Meanwhile, there are those for whom writing is inherently the lowest art form for genuine expression. A musician-friend, for instance, is a great admirer of Frederico Garcia Lorca’s definition of duende, and regards no other writer as even coming close to an articulation of that feeling and struggle, which I’ve been criticized for even using the word “ineffable” to try to describe. For this artist, song alone–and only the right kind of song–comes close to realizing that particular end.

As a highly verbal person, I am therefore often left at a bit of a loss: I long more days than not for a better mastery over language than is possible; for the ability to write and speak in such a way that the very struggle to connect becomes its own, perfectly understood connection to my fellow human beings.

I take some comfort, though, in knowing that some of the most significant writers in history were no strangers to the inadequacy of language–and yet this was the medium to which they still dedicated themselves. When Hamlet counsels an actor in the production he’s putting on to test Claudius, Shakespeare doesn’t incorporate anything to suggest absurdity in Hamlet’s words (as Shakespeare does with Polonius’s speeches to son, daughter, and Hamlet). But why should he, when Hamlet has already performed a bit of a play himself before this acting troupe, and so proven himself every bit a “whore” in turn, if only one of nobler birth?

Be not too tame neither [Hamlet says]; but let your own discretion be your / tutor. Suit the action to the word, the word to the action; with / this special observance, that you o’erstep not the modesty of / nature: for anything so overdone is [far] from the purpose of playing, / whose end, both at the first and now, was and is, to hold, as / ’twere, the mirror up to nature.

Perhaps we are all, in speaking, paler shadows of ourselves. Perhaps there are no words that can ever do full justice to our inclinations, and the lenses through which we each bear witness to the world. But surely there are greater and lesser approximations of our inner natures, and surely any attempt to seek out the former is better than no attempt at all. “To thine own self be true,” unwitting Polonius tells his son–and he needn’t be any less an artistic construct for this counsel to be good.

“O What A Day! What a Lovely Day!” Yes, It Surely Is.

There is a moment in Mad Max: Fury Road, as the War Rig tears through a treacherous mountain passage–driven by Imperator Furiosa (Charlize Theron), bearing its precious cargo of five escaped “breeders” in search of the “green place”, joined by one hell of a strange bedfellow in the titular Mad Max (Tom Hardy), and beset upon by re-amassing war parties and rock riders burned by a sour deal–when the music swells in time with the breakneck action, the fury of Immortan Joe (Hugh Keays-Byrne) and his half-life war boy army bearing down on a crew that seems too fragile, too few, and too fragmented to survive.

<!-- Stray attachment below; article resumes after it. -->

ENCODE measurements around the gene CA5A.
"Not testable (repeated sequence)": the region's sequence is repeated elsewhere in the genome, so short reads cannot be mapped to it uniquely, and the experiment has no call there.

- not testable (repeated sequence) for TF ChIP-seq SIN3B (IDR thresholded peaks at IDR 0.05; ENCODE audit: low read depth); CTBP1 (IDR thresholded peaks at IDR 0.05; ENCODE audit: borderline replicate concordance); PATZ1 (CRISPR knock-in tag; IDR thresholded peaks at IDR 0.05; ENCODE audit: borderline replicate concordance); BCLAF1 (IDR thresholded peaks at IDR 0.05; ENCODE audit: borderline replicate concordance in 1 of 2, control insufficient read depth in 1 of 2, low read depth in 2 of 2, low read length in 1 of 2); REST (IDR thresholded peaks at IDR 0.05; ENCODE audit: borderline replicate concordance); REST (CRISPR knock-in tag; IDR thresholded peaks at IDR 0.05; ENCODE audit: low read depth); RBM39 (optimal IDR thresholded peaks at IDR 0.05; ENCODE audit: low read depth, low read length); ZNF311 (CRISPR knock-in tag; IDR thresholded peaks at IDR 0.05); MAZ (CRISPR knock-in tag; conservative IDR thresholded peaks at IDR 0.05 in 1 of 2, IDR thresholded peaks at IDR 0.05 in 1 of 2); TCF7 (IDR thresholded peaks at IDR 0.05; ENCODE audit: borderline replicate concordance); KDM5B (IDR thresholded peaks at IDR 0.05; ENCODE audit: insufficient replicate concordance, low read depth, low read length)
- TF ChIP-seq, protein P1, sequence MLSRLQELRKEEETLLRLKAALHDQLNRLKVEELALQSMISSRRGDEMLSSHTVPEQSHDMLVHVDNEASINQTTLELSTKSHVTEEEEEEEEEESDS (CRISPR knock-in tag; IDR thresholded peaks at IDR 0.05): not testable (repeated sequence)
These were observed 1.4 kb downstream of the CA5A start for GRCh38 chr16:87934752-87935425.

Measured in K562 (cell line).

It is not the first time the music rallies around the life-or-death mayhem of this epic, two-hour-long car chase–no, Immortan Joe’s war party even comes equipped with its own “sonic carmageddon” (to use Warner Bros’ phrase): a war vehicle piled high with speakers and drummers and a bungee-cord-suspended “doof warrior” up front, sightlessly stirring up troops from the Citadel, Gas Town, and the Bullet Farm by relentlessly riffing on his flame-thrower guitar.

But by the time the music swells again in that mountain pass, you either understand what this movie is–an opera; a ballet; a joyous rush of sound and visual spectacle set to the simplest, most intricate theme on Earth–or Mad Max is not for you.

Its context is straightforward, but also hauntingly vivid: A water-starved Australia yields a tyrant whose control of that resource allows him to treat everyone as property–to indoctrinate young men into a war-mongering death cult; to turn O-negatives into “blood bags”; to use women for milk, or else to birth him a “perfect” child. At the behest of Joe’s “wives”, our one-armed heroine, Furiosa, uses her powerful position as lead driver on an oil run to launch an escape attempt in search of her motherland. Half-lifer Nux (Nicholas Hault), a proud driver in his own right, almost misses the pursuit because of his declining health–but by strapping his “blood bag” (our nightmare-ridden hero!) to the front of his souped-up Chevy Coupe, he unwittingly thrusts himself and Mad Max into more than harm’s way.